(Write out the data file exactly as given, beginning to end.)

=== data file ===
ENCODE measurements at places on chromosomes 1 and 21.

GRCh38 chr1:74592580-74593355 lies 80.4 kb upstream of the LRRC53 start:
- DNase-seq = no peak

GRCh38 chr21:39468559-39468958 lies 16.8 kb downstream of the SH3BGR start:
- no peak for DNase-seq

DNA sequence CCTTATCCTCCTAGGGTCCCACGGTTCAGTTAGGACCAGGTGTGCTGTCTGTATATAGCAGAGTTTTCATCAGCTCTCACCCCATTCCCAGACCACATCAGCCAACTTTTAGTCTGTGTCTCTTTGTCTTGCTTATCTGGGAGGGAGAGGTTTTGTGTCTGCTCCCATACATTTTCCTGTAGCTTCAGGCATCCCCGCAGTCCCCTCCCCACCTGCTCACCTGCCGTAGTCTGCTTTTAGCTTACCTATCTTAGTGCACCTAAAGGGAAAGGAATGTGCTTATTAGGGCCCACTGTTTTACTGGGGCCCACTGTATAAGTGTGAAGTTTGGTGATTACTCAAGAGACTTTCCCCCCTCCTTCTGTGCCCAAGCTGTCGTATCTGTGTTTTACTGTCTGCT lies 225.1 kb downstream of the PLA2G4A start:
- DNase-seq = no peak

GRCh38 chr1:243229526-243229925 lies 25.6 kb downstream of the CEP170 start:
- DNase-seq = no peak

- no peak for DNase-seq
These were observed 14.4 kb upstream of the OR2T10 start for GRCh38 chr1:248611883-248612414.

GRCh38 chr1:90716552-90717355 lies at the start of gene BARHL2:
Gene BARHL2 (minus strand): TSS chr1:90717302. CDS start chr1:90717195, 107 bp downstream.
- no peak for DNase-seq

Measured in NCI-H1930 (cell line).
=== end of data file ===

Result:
ENCODE measurements at places on chromosomes 1 and 21.

GRCh38 chr1:74592580-74593355 lies 80.4 kb upstream of the LRRC53 start:
- DNase-seq = no peak

GRCh38 chr21:39468559-39468958 lies 16.8 kb downstream of the SH3BGR start:
- no peak for DNase-seq

DNA sequence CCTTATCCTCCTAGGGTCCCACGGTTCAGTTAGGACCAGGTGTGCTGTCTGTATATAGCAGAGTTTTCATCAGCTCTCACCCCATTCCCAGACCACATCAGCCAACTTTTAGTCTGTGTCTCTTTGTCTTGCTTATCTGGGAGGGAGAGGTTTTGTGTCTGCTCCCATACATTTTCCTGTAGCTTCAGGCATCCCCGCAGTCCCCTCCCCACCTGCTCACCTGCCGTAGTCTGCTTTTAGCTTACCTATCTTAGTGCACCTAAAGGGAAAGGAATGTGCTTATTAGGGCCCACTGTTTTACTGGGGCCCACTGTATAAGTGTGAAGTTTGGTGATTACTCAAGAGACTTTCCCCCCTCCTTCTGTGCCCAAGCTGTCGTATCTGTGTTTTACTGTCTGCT lies 225.1 kb downstream of the PLA2G4A start:
- DNase-seq = no peak

GRCh38 chr1:243229526-243229925 lies 25.6 kb downstream of the CEP170 start:
- DNase-seq = no peak

- no peak for DNase-seq
These were observed 14.4 kb upstream of the OR2T10 start for GRCh38 chr1:248611883-248612414.

GRCh38 chr1:90716552-90717355 lies at the start of gene BARHL2:
Gene BARHL2 (minus strand): TSS chr1:90717302. CDS start chr1:90717195, 107 bp downstream.
- no peak for DNase-seq

Measured in NCI-H1930 (cell line).